What do people do with their cash when they take it out? Put it into another bank? Many seem to be buying houses, but I suspect some are also buying shares or other investments. But we don't know that these things aren't over inflated in value by the current situation, and if they go down, those savers could lose a lot of their money. When if they had left it in the bank, it's value wouldn't have decreased, unless a bank goes under.
It is all very concerning.

Keep it in a safe at home. The return is the same......

This is explicitly what the RBNZ wanted, under the misguided expectation it would promote consumer spending

RBNZ doesn't have any behavioral economists. Not one.

No government and reserve banks have any forward thinking but are just following herd to play safe knowing fully well that future looks bleak and all QE, stimulus and various policies is just ticking time bomb based on hope.

Can someone tell me who the RBNZ is accountable to? I believe they are an independant body. Who can sack Adrian Orr?

The fish and chip shop lady?

This from the Reserve Banks website. "The Reserve Bank of New Zealand is New Zealand's central bank. It was established in 1934, and although not a government department, has been wholly owned by the government of New Zealand since 1936".
It is only independent in the sense that out politicians have made an undertaking not to interfere with its operation. That could easily be changed again if so desired.

Well, it did promote consumer spending. Consumers are out there buying houses like Kmart has a sale on.

It would be foolish now to leave any investment money in NZ banks.

Kiwibank should be OK. Plus kiwibonds of course. Plus get quite a bit of cash out.

These new fangled plastic notes aren't ao good for stuffing in your pillowcase.. Rustle rustle all night..

fortunr...How likely do you REALLY think it is that there will be an OBR in 2021? You guys are scaring me now.

Not likely, in my opinion. Say between 1% and 5% chance, and banks have been surreptitiously nationalized anyway.
Still it is very bad value, in my opinion, to freeze your money in a NZ bank for virtually 0% return and no guarantee.

Thx, Agree a TD in a NZ bank is bad value but glad you put chance of OBR at single figures. I would also guess the chances are low so no need to break TDs early but will certainly move a decent amount to overseas countries that have deposit guarantees on maturity in a year when TD rates will be almost zero.

Exactly right. If you have a long termed deposit with a decent rate, I personally would consider it like a relatively safe bond bought at a good time, so I would not break it at all.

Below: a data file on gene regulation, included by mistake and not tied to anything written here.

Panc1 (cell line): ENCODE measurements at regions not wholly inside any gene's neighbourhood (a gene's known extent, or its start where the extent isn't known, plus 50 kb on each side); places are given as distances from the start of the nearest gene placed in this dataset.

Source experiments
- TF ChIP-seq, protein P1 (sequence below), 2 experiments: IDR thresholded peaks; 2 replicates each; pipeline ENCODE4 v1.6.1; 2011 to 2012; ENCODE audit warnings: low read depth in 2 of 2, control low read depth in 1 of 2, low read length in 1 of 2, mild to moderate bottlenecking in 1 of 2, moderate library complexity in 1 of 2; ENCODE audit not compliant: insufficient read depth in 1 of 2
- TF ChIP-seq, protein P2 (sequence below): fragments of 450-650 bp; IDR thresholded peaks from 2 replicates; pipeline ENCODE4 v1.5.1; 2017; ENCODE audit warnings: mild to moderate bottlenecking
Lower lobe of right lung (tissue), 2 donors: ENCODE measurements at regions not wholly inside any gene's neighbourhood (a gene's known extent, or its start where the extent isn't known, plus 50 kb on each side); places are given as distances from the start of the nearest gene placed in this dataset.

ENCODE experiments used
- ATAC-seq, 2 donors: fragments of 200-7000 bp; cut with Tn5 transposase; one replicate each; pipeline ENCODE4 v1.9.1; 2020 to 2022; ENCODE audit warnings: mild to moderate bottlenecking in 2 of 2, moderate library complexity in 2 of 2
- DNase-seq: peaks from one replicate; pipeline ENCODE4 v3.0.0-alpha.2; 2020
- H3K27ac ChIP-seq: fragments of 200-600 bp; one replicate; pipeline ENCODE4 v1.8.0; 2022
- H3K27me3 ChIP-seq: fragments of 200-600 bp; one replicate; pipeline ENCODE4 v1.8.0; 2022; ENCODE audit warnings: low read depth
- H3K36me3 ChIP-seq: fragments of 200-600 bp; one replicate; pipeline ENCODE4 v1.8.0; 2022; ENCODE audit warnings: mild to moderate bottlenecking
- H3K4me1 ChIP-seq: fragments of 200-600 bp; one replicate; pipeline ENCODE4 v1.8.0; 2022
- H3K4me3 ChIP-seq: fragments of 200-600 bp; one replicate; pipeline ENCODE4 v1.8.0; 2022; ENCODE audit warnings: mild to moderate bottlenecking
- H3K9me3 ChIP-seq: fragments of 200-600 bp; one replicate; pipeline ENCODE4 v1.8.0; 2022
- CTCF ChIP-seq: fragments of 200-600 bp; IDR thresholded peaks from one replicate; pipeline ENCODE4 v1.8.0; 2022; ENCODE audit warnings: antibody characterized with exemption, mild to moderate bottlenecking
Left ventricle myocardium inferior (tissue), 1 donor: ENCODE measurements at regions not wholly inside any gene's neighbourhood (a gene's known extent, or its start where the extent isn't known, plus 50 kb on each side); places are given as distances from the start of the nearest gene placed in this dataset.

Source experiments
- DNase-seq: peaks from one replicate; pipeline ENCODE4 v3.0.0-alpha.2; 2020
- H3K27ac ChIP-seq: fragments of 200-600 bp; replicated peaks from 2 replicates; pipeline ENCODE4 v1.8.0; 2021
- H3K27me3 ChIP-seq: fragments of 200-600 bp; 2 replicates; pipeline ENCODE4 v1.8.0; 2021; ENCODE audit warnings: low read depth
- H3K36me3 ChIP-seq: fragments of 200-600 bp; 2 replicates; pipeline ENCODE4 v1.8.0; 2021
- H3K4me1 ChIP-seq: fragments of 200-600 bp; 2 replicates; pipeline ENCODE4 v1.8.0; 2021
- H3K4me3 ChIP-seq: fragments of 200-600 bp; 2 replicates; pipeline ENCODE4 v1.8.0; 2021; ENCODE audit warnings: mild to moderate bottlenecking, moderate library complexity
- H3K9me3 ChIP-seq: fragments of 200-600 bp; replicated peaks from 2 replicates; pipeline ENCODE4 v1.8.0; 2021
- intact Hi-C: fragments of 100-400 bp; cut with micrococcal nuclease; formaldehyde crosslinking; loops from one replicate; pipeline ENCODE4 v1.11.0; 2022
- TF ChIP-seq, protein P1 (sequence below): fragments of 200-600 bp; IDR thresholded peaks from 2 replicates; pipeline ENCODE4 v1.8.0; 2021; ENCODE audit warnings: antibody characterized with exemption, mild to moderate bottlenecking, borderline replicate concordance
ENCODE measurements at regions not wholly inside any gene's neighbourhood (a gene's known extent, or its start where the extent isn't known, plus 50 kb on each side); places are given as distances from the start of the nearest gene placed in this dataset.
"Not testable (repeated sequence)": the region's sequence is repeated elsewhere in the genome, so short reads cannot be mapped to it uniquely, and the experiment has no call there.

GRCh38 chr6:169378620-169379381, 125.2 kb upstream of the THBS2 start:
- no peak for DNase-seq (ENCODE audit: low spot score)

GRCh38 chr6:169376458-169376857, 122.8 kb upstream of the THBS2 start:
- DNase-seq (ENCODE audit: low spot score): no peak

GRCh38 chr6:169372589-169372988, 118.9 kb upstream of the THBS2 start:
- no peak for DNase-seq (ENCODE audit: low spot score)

Moving money overseas, assuming that you are aware of currency exchange aspects, is something that can be a great idea (I have already done it with some of my funds).

You might be better off exchanging NZD into rat poison (Bitcoin). Higher rate of interest anyway.

I dunno, what’s the shelf life of rat poison?

A bit longer than tulips and there's not much of it to go around

Would you not classify Bitcoin as a high risk - high reward asset class ?
If this is the case, it can't be a substitute for traditionally defensive asset classes such as cash / term deposits.
I am not saying that it should be discounted completely, for as long as investors are aware of the speculative nature of this asset class. Maybe I am wary of it because I am not very familiar with it, I must admit.

Would you not classify Bitcoin as a high risk - high reward asset class ?

More importantly, your NZD is being devalued at an alarming rate. BTC OTOH is not.

:-) this is true

This is forcing conservative safe player to come out and put money in high risk stock and many who are on the verge of retirement.

If people who are high in debt supported by government and reserve bank, should they also not have some instruments or policy to help depositors.

I suspect a lot maybe buying houses, or maybe lending to family to buy houses. If a family member lends to another at the rate that banks lend out at, they maybe getting a reasonable return in the current market, and it takes the banks out of the picture.

Boomers close to me just dropped 1.5m cash on a property upgrade. Extremely worried about savings rate, obr and potentially devalued dollar. The thing is, kiwis still see property as a sure bet, no risk, no downside, she'll be right. And it's indeed a sure bet over a 30 year time frame, but awful for liquidity if it tanks in the meantime - retirees need liquidity to service a good lifestyle. Anyone in the reverse mortgage game will be rubbing their hands together, at the expense of the next generation as per usual.